Happy International Women’s Day! Let’s all ‘choose to challenge’.
Today, 8th March is International Women’s Day, a chance for us to celebrate the social, economic, cultural, and political achievements of women. This year’s theme is ‘Choose to challenge.’ We are grateful for the amazing women in history who decided to do exactly this and have helped to shape our sport today. So, we’re taking a very brief look at some inspirational women in sports we know and love:
Alfonsina Strada – the first woman to cycle in the Giro d’italia in 1924. She finished the 21 day long grueling race through some of the steepest mountains in Europe. She rode the race on a single-geared bike. Only 30 riders finished and she was one of them, winning 50,000 lire for her efforts and proving that women can survive in a man’s race! She also broke several cycling records during her cycling career:
In 1911 she broke the women’s speed record set six years earlier by Louise Roger. She clocked 37 km/h on a 44-pound single-geared bike.
In 1938 she set the female world record for the hour, covering 32.58 km at Longchamp, Paris. (a record beaten in 1955 by Tamara Novikova of the Soviet Union)
For Alfonsia her love of cycling never diminished, she went on to own a cycling shop and continue to pass her love of the sport onto others.
Annette Kellerman – changed what women wear whilst swimming.
Annette Kellerman was born in 1886, a time when women were expected to wear stockings and cover their legs on the beach. As a child Annette had to wear steel braces for support on her legs, her parents encouraged her to swim to strengthen them.
Annette was a natural swimmer and began her competitive career at age 16 in 1902. She set records while winning the ladies’ 100-yard and mile championships of New South Wales. In addition to competitive swimming, she gave swimming and diving demonstrations.
She challenged the expectations of what women should wear whilst swimming by creating and appearing in a one-piece fitted suit on Revere Beach in Boston, Massachusetts. The suit showed her arms and legs and got her arrested for indecency.
The Kellerman bathing suit is credited as a … ‘symbol and fact of a new freedom for women.’ She designed and manufactured the Kellerman bathing suit to a wide market. She felt its acceptance was her greatest achievement as it celebrated the natural form of women and made a statement that the “unadorned body was beautiful in itself, to be boldly displayed and admired.” (Australia.gov.au)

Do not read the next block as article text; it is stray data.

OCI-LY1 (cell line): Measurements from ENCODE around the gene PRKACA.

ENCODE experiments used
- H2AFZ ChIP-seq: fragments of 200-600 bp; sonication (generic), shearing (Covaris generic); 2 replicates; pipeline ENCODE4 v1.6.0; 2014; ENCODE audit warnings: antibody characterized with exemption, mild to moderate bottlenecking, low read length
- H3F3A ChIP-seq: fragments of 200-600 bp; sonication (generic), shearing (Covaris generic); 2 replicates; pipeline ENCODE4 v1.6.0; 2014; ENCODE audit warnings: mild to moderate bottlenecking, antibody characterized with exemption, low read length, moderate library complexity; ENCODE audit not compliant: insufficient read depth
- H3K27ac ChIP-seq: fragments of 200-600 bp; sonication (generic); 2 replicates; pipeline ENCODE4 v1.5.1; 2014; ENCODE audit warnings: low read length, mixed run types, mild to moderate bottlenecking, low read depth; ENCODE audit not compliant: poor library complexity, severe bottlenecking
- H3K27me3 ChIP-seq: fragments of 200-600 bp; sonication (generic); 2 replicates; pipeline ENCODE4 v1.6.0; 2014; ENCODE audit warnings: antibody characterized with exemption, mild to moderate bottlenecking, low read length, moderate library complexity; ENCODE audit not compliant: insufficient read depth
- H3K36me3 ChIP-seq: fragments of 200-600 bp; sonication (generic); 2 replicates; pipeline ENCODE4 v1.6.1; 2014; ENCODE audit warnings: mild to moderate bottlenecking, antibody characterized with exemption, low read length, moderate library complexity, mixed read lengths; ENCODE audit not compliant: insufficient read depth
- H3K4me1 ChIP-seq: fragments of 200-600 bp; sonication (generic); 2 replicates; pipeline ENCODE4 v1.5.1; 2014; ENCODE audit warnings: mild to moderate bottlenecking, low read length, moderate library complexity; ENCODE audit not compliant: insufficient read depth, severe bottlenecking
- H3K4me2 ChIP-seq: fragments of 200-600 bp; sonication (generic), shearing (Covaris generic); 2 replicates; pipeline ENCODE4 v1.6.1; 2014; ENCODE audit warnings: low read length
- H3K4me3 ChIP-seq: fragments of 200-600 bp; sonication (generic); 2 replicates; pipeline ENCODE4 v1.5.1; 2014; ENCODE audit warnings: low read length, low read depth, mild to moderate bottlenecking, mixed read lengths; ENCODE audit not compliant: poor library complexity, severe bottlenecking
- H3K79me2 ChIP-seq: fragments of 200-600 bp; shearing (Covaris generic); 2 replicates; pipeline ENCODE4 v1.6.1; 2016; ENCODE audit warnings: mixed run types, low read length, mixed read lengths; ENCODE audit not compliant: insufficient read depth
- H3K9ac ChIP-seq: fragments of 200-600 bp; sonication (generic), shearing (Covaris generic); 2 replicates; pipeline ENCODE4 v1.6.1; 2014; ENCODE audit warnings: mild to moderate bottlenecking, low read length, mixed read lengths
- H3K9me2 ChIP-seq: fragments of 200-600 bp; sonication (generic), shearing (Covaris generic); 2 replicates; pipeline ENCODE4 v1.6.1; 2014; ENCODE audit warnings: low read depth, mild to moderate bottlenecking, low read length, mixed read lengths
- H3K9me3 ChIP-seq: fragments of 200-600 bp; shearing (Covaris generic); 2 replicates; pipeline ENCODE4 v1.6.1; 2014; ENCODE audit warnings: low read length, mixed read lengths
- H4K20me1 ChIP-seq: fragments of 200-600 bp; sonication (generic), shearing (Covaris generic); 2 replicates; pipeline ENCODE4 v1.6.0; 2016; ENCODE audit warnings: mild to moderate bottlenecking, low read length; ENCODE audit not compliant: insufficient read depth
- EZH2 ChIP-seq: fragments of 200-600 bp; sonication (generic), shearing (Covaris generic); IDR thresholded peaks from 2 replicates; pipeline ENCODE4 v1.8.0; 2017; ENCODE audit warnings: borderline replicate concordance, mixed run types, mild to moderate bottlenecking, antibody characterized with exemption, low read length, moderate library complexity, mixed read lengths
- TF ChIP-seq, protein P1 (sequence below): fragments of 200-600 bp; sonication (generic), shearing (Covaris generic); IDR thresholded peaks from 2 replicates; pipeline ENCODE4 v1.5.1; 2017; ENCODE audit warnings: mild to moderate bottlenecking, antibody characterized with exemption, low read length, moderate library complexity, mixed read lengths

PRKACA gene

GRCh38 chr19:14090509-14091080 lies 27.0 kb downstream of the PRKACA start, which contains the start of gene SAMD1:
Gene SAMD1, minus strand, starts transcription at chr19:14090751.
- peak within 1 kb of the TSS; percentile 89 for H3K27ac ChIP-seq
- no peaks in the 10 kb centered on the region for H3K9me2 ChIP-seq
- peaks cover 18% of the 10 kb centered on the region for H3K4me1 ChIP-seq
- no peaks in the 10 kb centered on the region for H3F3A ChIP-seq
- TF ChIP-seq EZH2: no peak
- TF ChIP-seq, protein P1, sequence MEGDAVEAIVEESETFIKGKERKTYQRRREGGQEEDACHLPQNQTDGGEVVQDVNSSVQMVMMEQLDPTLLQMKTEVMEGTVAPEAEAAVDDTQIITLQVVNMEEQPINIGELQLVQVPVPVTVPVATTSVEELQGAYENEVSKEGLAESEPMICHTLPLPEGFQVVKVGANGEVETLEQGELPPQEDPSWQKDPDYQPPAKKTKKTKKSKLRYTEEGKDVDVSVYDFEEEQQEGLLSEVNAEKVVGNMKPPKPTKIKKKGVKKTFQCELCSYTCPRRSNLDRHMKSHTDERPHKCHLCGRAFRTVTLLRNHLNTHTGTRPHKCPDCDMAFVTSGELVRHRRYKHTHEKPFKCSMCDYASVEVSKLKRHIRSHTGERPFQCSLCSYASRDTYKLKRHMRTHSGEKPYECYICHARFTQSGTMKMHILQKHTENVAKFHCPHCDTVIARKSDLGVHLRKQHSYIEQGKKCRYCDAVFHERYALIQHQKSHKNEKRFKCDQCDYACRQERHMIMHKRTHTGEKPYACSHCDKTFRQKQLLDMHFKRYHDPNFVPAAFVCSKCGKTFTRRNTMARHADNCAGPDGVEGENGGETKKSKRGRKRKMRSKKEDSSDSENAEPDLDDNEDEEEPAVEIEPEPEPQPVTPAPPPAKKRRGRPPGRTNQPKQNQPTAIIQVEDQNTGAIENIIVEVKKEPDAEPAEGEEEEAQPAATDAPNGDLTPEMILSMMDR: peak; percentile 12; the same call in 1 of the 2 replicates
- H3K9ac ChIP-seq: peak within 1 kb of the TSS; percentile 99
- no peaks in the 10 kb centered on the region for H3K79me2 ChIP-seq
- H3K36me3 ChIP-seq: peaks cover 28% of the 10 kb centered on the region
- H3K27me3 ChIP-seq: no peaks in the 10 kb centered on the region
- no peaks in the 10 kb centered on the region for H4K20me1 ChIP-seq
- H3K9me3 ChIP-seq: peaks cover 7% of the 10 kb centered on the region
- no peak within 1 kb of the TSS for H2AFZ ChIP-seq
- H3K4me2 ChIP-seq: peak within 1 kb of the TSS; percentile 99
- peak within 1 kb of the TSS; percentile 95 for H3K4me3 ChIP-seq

Kathrine Switzer – the first female to run the Boston Marathon. Kathrine trained hard for her first marathon but was not sure as she approached the start line in 1967 whether she would be allowed to start, let alone if she had the ability to finish. She entered under the gender-ambiguous name K.V.Switzer. However, on the day itself she didn’t try to hide her identity insisting on wearing lipstick to the start line. Her race was to become more eventful than she had ever imagined as a race manager tried to forcibly take her bib from her back. Despite the race’s drama she crossed the finishing line in a very respectable 4hours and 20 minutes, and people began to rethink, “Well, I’ll be damned. Women can go the distance.” It wasn’t until 1972 (5 years later) that another female was legally allowed — and invited — to run the famous New England course. Kathrine Switzer was by this time already well on her way to becoming a sports icon, front-page feminist, and, eventually, a first-place finisher at the New York City Marathon in 1974.
These three remarkable women have influenced and changed our sports today, by choosing to challenge. Many, many others have also paved the way for sporting gender equality – but the facts still speak for themselves, there’s still work to be done:
● 70% of sports now offer the same amount of prize money for men and women. But in the 30% that don’t, the difference runs into the millions.
● 0.4% of the total commercial investment in sport goes into women’s sport.
Here in the UK: there are 313,600 fewer women than men who are regularly active.
More men do sport and physical activity than women at almost every age group. 4 in 10 women are not active enough to ensure they get the full health benefits.
‘Choose to challenge’
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